Mail and domain check tools

I’ve been working on a few tools over the past few days. I’m personally using them whenever I create new mailboxes, move mailboxes from one server to another, create new web pages… My goal is to end up having a tool suite which provides all checks that I need in order to figure out whether the configuration of the web server, the mail server and dns server are fine.

I currently do not yet have a central page for all the tools but most of the tools have a navigation area where you can get access to the other tools. The following tools are currently available (more tools are on the way but not yet tested):

Check HTTP headers

In this tool, you can give a URL and the tool will show you the HTTP headers for this URL. It will also follow redirects and show you the headers for the redirected URLs. If you look up “”, you’ll see the following:

HTTP Response Code: 301
HTTP Response Code: 200

HTTP/1.0 301 Moved Permanently
Date: Mon, 02 Sep 2013 08:38:16 GMT
Server: Apache
Cache-Control: max-age=3600
Expires: Mon, 02 Sep 2013 09:38:16 GMT
Vary: Accept-Encoding,User-Agent
X-Powered-By: PleskLin
Content-Length: 0
Connection: close
Content-Type: text/html; charset=UTF-8

HTTP/1.0 200 OK
Date: Mon, 02 Sep 2013 08:38:17 GMT
Server: Apache
Pragma: public
Cache-Control: max-age=0, no-cache
Vary: Accept-Encoding
Content-Length: 53605
Connection: close
Content-Type: text/html; charset=UTF-8

The first line is displayed in blue to indicate a redirect and the second one is displayed in green. If we would end up getting a 4xx or 5xx return code, it’d be shown in red.

Check SMTP server

This tool will check the DNS settings for the mail server, connect to it and perform a few checks and show you a summary as well as the log of what was done. Here’s an example when you check the domain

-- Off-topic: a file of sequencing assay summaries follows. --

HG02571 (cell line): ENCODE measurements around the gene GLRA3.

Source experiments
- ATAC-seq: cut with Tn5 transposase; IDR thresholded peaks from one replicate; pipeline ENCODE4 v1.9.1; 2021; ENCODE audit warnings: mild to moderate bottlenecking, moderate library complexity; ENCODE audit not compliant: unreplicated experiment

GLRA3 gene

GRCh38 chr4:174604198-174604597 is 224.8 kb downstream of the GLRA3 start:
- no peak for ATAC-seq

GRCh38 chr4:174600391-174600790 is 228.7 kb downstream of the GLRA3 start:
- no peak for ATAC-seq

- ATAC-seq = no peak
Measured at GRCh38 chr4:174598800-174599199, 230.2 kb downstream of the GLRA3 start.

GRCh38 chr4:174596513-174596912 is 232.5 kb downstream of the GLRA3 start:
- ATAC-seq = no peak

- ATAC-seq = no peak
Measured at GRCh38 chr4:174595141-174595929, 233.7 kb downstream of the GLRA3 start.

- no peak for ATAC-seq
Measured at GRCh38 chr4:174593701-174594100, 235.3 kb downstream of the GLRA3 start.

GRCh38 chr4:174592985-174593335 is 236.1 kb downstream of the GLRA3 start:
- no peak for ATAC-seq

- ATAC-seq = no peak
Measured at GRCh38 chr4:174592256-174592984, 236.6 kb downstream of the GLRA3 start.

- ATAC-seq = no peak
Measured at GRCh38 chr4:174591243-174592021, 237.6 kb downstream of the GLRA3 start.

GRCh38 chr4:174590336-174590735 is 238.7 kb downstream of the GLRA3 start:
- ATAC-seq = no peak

DNS MX entries for

Priority Mail Server IP Address TTL
10 24975

Testing mail server:

IP address:


Server Identity:
Server IP address:
Reverse Banner:
Reverse DNS:

>>> EHLO






TLS support available.


220 ready for tls

TLS could be started.
Switched to TLS.

>>> MAIL FROM: <>

250 ok

>>> RCPT TO: <example@relay.check>

553 sorry, that domain isn’t in my list of allowed rcpthosts; no valid cert for gatewaying (#5.7.1)

Not an open relay

>>> QUIT


Check Results
Reverse lookup of SMTP Banner –
SMTP Reverse DNS Mismatch –
TLS Support Supported
TLS Start Successful
Switch to TLS communication Successful
Open relay Not an open relay


I’ll also add in the future a description of what exactly needs to be fixed when something is marked as not OK but I guess it’s a good start (and it’s already enough for me since I know how to fix it ;-)).

Blacklist check

This tool will check whether the specified domain name or IP address is contained in anti-spam databases. This check will take much longer than the other ones since it will check 67 anti-spam databases. This tool uses Ajax to check multiple black lists in parallel for better performance. It checks for black list entries at over 60 anti-spam databases.